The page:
Ingestion by seabirds
Ingestion of ocean micro plastics by marine birds has a range of consequences. Ingested plastic items range in size from 0.5 to 51.5 mm and can reach lengths of 11.3 cm or more. In some cases, they can even resemble food. Some seabirds have been found to ingest copper wire and glass shards. But while they may look like food, they are actually harboring parasites and toxic chemicals.
There are two primary modes of marine debris’s impact on marine fauna: entanglement and ingestion. Ingestion affects both marine mammals and birds. Studies have shown that 60% of cetacean species are entangled in marine debris. Ingestion of plastic by seabirds has doubled in the last two decades. And because these birds are near the top of the marine food web, they are very vulnerable to pollution and over-fishing. Moreover, a study conducted in 2016 revealed that seabirds are particularly vulnerable to ocean pollution because they rely on marine resources.
Ingestion by fish
Ingestion of ocean micro plastics is a major concern for marine organisms. They may cause internal damage to marine animals, including inflammation in their intestines, and reduced feeding. Some of these micro plastics may also contain additives, including flame retardants and colorants, which can harm fish. Furthermore, pollutants in the ocean may also attach to micro plastics, which are ingested by marine animals.
The ingestion rate of marine animals varies with the size and weight of the individual. Some species of birds, such as Spheniscus penguins, have low rates of ingestion of ocean plastic debris. However, larger animals, like whales and dolphins, can ingest large amounts of ocean micro plastics. Furthermore, sharks can be vulnerable to ingestion of micro plastics in their stomachs as well.
A recent study examined the association between the parasite Toxoplasma gondii (T. gondii) and micro plastics in the ocean. The parasite was more likely to be present in micro plastics than in seawater, and counts of the parasite on each sample decreased as time passed. Interestingly, the parasite counts on micro plastics decreased while those on seawater did not.
The study used a dye called Alcian blue to visualize the association between the plastic surface and the parasite oocysts. The dye binds to exopolymer substances in biofilms, allowing researchers to visualize the association between plastic surface and parasite oocysts. Microfibers and 100-mm blue polyethylene microbeads were not preconditioned in the seawater. They were then photographed under brightfield illumination with Alcian blue.
Recent research has also highlighted the link between cryptosporidium and ocean micro plastics. The parasite lives in untreated water and affects aquatic life, including sea turtles and fish. These micro plastics have been used in cosmetics, clothing, and fishing nets. Which are considered the leading cause of ocean-related diseases. Despite their detrimental effects, they remain an important source of pollution.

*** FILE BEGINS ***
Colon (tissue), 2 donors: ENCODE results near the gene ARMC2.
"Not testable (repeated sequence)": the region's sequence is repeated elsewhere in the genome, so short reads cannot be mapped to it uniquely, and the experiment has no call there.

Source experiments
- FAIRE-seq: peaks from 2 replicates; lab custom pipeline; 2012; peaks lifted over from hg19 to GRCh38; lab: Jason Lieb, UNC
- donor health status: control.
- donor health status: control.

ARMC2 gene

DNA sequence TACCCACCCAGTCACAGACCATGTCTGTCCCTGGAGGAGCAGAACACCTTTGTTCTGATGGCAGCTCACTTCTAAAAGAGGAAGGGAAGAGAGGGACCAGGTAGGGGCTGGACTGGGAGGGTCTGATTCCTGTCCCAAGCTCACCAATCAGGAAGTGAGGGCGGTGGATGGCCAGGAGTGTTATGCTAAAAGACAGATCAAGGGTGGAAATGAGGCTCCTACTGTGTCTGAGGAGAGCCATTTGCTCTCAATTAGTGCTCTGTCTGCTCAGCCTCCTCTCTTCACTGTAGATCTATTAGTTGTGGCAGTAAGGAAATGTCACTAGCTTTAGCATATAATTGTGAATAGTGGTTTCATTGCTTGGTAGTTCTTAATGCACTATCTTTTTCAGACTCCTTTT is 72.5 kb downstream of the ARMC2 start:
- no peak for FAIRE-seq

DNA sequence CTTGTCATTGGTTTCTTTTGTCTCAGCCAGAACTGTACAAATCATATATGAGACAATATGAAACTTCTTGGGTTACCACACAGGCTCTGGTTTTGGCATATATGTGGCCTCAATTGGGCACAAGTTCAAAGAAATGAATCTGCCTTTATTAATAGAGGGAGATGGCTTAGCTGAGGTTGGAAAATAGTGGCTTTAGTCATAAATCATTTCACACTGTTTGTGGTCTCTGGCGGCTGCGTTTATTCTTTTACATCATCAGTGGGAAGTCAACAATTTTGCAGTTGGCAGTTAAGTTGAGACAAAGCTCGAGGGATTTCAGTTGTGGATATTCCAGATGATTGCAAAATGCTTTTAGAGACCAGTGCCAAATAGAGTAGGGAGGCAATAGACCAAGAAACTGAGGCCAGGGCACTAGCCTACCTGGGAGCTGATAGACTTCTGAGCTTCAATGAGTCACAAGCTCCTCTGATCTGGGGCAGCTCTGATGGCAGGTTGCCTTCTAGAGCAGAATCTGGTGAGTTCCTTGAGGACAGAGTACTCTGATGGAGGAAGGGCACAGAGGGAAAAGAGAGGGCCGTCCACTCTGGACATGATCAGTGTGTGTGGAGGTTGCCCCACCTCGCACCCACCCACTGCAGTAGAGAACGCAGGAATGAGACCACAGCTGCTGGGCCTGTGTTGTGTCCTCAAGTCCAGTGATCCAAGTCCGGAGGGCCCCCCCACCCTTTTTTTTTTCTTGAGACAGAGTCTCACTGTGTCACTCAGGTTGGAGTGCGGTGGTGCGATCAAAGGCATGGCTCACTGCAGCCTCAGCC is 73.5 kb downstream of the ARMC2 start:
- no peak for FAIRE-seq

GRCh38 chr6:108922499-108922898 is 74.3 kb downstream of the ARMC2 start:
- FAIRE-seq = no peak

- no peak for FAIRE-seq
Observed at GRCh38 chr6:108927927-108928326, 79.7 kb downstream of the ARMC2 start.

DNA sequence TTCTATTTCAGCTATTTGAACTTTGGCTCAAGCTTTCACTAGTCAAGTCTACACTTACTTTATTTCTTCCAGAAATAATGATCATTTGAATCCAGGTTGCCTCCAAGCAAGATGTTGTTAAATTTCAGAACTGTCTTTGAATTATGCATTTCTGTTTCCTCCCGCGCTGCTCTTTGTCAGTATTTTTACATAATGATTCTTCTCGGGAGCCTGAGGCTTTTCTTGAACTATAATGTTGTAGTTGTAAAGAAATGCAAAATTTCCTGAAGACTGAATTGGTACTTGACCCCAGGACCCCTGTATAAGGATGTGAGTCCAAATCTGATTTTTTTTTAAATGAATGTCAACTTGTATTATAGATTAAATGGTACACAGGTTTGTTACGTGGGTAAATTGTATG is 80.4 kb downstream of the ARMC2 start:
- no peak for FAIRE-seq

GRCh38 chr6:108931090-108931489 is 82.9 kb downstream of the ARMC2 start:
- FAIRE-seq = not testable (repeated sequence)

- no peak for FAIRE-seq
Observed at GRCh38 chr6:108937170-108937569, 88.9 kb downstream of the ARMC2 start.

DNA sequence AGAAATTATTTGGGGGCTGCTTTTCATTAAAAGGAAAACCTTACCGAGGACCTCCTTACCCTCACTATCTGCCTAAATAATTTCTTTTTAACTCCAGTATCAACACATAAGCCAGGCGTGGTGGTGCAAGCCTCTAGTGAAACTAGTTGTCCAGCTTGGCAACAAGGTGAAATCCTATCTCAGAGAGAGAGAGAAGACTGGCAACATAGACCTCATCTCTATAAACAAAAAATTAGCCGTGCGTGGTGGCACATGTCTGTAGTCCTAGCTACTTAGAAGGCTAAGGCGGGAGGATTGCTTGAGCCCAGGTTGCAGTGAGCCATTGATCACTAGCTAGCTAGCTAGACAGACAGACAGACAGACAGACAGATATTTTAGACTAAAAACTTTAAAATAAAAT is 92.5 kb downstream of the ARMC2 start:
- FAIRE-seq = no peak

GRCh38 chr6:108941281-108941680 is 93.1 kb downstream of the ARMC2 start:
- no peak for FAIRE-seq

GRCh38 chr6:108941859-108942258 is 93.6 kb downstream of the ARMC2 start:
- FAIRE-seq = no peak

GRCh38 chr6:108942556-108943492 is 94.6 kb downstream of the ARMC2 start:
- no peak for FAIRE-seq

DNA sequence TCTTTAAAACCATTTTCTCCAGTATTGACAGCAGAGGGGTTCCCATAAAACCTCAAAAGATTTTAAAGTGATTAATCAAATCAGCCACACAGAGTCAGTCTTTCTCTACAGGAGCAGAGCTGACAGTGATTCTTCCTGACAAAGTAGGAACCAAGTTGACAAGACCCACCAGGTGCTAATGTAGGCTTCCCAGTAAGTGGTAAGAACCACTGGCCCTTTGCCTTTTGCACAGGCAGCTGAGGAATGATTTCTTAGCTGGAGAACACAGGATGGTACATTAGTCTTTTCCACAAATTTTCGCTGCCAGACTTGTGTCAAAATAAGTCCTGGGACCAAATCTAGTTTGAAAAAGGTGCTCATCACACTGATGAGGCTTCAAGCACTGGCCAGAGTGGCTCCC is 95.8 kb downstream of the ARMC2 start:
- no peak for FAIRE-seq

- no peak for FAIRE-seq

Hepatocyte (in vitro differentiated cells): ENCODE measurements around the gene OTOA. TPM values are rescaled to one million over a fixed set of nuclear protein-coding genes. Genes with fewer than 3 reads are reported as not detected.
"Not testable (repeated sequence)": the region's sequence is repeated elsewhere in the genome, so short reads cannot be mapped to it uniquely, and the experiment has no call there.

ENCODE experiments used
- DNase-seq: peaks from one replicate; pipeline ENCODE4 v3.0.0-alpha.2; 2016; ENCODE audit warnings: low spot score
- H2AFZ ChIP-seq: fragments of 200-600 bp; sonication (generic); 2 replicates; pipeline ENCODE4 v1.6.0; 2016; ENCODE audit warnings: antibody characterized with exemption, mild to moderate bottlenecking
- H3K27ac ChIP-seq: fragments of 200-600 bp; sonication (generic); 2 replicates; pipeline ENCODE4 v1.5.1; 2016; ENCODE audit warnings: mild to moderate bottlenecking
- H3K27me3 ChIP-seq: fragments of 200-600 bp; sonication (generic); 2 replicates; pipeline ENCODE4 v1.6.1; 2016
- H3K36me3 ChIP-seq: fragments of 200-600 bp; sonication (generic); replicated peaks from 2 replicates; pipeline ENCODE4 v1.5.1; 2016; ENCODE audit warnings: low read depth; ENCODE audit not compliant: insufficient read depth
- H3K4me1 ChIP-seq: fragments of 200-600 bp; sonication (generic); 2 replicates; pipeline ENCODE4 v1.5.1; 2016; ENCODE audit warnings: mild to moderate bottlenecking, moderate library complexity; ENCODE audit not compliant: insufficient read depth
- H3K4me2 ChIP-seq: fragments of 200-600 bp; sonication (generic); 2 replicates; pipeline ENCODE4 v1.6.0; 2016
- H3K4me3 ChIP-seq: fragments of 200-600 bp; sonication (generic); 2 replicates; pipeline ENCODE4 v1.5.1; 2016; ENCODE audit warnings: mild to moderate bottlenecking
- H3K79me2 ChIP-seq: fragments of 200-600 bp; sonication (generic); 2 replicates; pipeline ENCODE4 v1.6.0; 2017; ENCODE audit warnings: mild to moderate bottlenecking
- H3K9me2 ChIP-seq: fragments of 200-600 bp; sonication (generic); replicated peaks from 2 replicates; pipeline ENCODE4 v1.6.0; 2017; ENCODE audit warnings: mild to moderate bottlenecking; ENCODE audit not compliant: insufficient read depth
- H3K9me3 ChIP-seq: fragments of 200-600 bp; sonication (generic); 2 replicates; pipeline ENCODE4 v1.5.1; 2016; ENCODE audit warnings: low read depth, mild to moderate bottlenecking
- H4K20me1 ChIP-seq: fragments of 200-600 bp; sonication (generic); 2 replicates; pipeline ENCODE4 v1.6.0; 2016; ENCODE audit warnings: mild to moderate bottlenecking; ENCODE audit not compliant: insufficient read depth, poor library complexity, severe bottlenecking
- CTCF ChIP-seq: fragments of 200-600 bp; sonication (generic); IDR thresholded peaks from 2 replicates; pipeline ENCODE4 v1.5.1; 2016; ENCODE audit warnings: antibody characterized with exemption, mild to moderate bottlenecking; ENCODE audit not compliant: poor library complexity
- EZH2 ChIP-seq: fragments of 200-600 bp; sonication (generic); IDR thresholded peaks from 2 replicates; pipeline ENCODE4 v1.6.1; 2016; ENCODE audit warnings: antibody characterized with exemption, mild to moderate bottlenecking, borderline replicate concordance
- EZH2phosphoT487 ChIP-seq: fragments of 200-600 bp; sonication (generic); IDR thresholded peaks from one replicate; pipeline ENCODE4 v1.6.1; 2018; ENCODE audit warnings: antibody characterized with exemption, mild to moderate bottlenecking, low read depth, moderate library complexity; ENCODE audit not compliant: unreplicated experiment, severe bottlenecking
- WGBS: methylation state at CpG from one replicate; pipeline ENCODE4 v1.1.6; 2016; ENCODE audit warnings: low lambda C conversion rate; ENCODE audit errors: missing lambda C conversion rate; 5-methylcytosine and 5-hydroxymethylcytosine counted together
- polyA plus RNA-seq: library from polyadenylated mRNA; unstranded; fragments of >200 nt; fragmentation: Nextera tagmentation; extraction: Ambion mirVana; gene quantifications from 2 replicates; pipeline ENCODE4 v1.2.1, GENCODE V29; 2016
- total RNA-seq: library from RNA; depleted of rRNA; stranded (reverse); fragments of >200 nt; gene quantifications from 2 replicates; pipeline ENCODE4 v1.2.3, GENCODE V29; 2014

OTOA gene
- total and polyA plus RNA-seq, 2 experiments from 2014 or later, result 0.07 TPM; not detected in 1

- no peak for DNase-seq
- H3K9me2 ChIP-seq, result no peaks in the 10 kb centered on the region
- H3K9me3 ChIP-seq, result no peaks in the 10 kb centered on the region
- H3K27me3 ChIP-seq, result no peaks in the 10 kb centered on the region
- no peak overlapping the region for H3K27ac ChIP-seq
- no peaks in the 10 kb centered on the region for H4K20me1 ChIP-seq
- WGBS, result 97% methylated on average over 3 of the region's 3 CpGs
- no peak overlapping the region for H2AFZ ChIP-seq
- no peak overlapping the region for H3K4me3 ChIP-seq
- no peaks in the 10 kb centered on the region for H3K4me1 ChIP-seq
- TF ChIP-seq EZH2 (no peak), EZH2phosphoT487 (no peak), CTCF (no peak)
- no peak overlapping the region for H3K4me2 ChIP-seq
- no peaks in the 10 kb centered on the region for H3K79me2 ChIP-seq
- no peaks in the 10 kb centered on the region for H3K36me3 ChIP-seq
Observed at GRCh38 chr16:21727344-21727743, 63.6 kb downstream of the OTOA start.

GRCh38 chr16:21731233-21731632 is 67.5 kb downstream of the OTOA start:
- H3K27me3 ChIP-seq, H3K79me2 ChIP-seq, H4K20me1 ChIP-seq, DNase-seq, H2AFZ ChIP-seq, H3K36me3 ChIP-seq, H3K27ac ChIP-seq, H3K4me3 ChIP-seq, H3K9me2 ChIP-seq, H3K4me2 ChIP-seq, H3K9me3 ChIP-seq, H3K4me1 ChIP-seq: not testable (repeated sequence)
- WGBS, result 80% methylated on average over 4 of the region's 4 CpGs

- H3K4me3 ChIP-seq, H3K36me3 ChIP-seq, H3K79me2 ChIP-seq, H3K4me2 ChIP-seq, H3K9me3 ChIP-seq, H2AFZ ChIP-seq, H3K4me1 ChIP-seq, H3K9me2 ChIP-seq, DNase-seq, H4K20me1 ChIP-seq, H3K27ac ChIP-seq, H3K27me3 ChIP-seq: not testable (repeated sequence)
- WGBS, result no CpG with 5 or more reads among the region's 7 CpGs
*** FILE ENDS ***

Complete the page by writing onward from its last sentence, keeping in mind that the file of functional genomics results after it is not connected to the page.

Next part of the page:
The World Health Organization recently recognized pathogens in shellfish as under-recognized. Because these pathogens persist in the marine environment, the presence of micro plastics may help them concentrate and multiply. Various species of cryptosporidium are found in shellfish, and the WHO considers them among the most overlooked causes.
Using the study as a case study, scientists mixed seawater and a variety of micro plastics with different parasites, including Toxoplasma gondii, Cryptosporidium parvum, and Giardia enterica. These pathogens were found to attach to the micro plastics, resulting in concentrations that were higher than what they would be in seawater. The study also showed that the parasites can be found on plastics containing a number of microbeads, which are common in clothing.
The researchers from UC Davis conducted a series of laboratory experiments to study how this interacted with microplastics in the sea. The findings showed that a significant number of them attached to micro plastics in the laboratory. Additionally, microfibers transported pathogens more effectively than microbeads. As micro plastic particles travel across the ocean and spread in the sea, they can potentially be passed along with them to animals, which feed on them.
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Provided by Antonio Westley
Disclaimer: This article is meant to be seen as an overview of this subject and not a reflection of viewpoints or opinions as nothing is definitive. So, make sure to do your research and feel free to use this information at your own discretion.